Friday, May 14, 2010

Iframe src and a Weird Object

‹prev | My Chain | next›

OK. Let's see if I can get state remembered properly in my (fab) game. Last night I got the fab.js backend ready to accept iframe query parameters describing a player. The first order of business tonight is to get the iframe actually sending said query parameters.

Easy enough. Currently the iframe resource is requested on page load:
<iframe src="/comet_view"></iframe>
I switch to a no-src iframe:
<iframe id="iframe"></iframe>
I only assign a src once the player is identified and when I do so I pass query parameter information that the server can use to link the player with the connection:
  if (kv[0] == 'player' && kv[1]) {
// There is a player
$('#login').hide();

var me = new Player(kv[1]);
$('#iframe')[0].src = '/comet_view?player=' + me.id + '&x=' + me.x + '&y=' + me.y;

player_list = new PlayerList(me);
new Room($("#canvas")[0], player_list);
}
To associate both position and connections with players, I convert the player list to a hash:
var players = {};
I then add players in the fab.js backend (taking advantage of the query-params-to-object app that I wrote last night):
function init_comet (app) {
return function () {
var out = this;

return app.call( function listener(obj) {
if (obj && obj.body) {
out({ headers: { "content-type": "text/html" },
body: "<html><body>\n" })

( // other comet connection initialization );

puts("adding: " + obj.body.id);
players[obj.body.id] = {status: obj.body, listener: out};

}
return listener;
});
};
}
With that working, I would like to keep track of players movements. In the /move app, I add:
  ( /move/ )
( function() {
var out = this;
return function listener( obj ) {
if ( !obj ) out();
else if ( obj.body ) {
broadcast(obj.body);
var status = JSON.parse(obj.body);
update_player_status(status);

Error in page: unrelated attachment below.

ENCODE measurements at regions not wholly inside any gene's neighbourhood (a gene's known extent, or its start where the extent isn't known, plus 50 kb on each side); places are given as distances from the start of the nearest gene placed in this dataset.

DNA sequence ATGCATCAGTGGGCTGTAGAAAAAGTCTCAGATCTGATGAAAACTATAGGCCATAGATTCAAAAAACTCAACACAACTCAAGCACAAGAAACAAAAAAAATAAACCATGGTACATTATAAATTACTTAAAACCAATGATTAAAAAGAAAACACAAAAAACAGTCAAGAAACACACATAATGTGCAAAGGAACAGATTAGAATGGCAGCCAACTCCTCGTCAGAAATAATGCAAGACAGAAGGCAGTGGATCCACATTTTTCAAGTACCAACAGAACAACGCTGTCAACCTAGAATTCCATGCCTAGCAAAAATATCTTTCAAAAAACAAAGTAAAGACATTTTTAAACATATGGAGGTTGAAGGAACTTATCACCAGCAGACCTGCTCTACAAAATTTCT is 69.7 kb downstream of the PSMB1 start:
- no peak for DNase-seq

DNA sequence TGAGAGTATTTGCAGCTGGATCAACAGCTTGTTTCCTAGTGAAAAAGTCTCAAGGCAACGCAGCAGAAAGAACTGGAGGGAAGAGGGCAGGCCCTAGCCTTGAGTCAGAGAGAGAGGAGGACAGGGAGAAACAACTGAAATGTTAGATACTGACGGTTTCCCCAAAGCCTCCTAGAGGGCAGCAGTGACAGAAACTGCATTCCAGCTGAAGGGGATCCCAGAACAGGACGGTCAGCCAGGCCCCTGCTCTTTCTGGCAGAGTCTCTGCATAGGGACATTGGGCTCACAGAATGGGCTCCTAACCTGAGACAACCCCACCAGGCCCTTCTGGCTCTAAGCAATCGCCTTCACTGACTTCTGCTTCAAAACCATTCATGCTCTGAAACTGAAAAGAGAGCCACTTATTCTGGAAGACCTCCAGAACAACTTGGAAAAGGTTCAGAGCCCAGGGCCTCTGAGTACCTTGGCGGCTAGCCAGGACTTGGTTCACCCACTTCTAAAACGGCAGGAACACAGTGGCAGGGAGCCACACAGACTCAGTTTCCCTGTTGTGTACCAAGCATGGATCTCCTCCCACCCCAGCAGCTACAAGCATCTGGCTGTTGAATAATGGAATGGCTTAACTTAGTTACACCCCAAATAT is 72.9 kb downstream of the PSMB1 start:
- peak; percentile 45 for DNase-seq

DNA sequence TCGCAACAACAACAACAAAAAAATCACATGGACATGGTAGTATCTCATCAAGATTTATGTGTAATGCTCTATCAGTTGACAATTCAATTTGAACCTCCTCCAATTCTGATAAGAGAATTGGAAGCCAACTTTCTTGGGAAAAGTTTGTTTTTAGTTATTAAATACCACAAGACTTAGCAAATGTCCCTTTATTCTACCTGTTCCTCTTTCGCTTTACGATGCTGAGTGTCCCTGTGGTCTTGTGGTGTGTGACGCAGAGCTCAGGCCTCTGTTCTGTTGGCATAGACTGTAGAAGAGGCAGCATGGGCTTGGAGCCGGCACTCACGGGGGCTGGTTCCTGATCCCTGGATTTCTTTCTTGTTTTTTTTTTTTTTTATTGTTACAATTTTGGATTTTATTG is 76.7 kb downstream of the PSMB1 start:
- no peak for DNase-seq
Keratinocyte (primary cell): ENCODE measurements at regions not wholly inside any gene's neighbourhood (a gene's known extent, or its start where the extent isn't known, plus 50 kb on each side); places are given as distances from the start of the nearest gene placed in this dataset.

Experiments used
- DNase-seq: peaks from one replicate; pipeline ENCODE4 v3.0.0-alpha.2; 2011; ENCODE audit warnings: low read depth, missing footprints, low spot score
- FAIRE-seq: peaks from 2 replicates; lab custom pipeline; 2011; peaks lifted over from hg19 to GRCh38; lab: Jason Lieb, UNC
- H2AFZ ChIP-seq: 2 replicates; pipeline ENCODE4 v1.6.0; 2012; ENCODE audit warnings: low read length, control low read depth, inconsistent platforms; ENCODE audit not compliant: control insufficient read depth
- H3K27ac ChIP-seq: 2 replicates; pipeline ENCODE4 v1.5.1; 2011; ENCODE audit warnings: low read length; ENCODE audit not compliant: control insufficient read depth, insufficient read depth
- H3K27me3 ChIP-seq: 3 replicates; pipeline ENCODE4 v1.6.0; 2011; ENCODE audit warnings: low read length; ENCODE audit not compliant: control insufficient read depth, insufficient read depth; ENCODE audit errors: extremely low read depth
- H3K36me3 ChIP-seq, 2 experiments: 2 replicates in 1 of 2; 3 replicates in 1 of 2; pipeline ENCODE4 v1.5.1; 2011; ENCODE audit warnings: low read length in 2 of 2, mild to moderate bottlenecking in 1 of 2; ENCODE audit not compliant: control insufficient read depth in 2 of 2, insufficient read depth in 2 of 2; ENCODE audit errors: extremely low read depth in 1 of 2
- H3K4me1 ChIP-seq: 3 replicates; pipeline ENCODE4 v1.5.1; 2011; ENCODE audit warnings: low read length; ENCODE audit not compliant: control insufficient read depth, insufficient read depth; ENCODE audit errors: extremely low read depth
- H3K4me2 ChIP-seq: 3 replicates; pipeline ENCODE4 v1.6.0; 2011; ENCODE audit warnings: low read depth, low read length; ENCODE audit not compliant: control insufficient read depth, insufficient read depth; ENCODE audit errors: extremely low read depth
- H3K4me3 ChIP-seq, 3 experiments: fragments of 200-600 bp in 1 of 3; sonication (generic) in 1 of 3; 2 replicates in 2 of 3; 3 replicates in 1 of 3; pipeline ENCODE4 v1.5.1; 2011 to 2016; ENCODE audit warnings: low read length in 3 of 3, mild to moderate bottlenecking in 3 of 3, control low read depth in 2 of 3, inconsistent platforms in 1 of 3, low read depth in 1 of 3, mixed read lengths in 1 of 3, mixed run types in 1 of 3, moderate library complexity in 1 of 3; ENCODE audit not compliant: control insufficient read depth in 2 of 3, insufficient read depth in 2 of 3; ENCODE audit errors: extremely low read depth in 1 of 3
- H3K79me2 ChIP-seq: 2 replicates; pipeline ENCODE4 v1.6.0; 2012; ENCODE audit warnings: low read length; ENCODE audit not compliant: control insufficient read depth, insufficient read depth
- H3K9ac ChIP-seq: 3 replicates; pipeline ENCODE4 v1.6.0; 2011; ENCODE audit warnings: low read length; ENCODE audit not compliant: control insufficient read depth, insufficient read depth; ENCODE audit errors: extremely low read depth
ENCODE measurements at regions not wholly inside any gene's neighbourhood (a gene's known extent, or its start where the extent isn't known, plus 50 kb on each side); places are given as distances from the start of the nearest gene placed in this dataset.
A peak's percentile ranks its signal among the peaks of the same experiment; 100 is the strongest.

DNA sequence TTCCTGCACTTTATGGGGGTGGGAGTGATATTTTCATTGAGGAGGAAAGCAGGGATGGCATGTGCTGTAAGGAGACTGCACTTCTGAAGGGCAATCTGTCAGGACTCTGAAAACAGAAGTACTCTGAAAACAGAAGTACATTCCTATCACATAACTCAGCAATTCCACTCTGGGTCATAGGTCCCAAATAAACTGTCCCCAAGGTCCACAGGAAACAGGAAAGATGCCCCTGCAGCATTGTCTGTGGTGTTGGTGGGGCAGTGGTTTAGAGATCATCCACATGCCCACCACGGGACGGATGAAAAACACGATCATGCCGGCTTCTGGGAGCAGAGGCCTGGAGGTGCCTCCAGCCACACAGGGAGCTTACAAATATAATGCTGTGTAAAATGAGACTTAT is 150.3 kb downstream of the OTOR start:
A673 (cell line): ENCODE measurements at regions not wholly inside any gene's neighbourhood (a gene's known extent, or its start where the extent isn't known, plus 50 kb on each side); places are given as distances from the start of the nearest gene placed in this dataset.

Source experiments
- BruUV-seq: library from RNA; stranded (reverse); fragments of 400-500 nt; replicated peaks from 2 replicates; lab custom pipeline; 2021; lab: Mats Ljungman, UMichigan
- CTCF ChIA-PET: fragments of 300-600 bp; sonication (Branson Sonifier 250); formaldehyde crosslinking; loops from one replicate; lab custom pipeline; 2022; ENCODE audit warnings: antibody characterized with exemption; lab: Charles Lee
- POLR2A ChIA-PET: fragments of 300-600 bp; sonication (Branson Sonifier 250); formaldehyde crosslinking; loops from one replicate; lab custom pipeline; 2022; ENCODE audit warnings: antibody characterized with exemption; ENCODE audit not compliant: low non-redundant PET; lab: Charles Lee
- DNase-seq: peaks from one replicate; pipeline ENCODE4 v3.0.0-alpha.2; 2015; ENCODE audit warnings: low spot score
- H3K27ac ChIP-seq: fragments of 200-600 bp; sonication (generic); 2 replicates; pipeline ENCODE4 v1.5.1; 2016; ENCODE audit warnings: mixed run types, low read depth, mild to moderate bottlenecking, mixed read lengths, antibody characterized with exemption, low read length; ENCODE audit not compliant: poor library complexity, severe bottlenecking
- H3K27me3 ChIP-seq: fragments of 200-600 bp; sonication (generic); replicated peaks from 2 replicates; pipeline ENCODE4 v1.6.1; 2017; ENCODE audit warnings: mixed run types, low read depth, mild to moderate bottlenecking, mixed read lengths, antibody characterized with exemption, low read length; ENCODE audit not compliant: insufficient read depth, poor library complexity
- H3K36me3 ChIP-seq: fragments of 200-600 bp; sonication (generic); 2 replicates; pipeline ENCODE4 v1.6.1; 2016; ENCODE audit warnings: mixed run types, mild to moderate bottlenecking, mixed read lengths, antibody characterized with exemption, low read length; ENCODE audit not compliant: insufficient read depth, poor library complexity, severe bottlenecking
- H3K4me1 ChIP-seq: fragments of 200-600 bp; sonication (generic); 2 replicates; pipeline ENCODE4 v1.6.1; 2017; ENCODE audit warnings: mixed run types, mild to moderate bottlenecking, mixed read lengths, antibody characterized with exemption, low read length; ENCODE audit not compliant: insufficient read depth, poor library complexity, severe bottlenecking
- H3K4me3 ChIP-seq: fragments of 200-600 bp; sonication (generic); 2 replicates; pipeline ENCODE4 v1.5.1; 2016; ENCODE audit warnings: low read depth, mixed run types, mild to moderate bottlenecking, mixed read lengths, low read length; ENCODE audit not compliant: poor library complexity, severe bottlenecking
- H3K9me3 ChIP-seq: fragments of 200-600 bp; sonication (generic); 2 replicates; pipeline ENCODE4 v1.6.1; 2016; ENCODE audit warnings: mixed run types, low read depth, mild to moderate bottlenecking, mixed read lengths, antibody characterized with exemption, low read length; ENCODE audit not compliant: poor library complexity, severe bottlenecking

}
return listener;
};
} )
Right after I broadcast the new position to all clients, I record it in the fab.js backend with update_player_status. Except I don't. My fab.js server crashes when my player moves:
cstrom@whitefall:~/repos/my_fab_game$ node game.js
HTTPParser.onBody (http:92:23)
Stream.ondata (http:524:30)
IOWatcher.callback (net:307:31)
node.js:748:9
That is not too helpful, but I would speculate that the HTTPParse in the stacktrace indicates that my JSON.parse is failing. With the help of print-stderr debugging, I eventually determine that the obj.body is not a string (although it behaves very much like one). This debugging code:
            puts("typeof"+typeof(obj.body));
puts("id: " + obj.body.id);
for (var prop in obj.body) {
puts("["+prop+"] " + obj.body[prop]);
}
...outputs the following:
typeofobject
id: undefined
[0] 123
[1] 34
[2] 105
[3] 100
[4] 34
[5] 58
[6] 34
[7] 98
[8] 111
...
So obj.body is an object. It is an object but not a player object because it does not respond to id. It also looks like an array... of characters. That is odd. Ultimately, I can cast it into a real string by concatenating it with an empty string:
  ( /move/ )
( function() {
var out = this;
return function listener( obj ) {
if ( !obj ) out();
else if ( obj.body ) {
broadcast(obj.body);
var status = JSON.parse("" + obj.body);
update_player_status(status);
}
return listener;
};
} )
That is a good stopping point for today. Tomorrow, I think I may explore raphaël.js a bit to make the room a bit nicer.

Day #103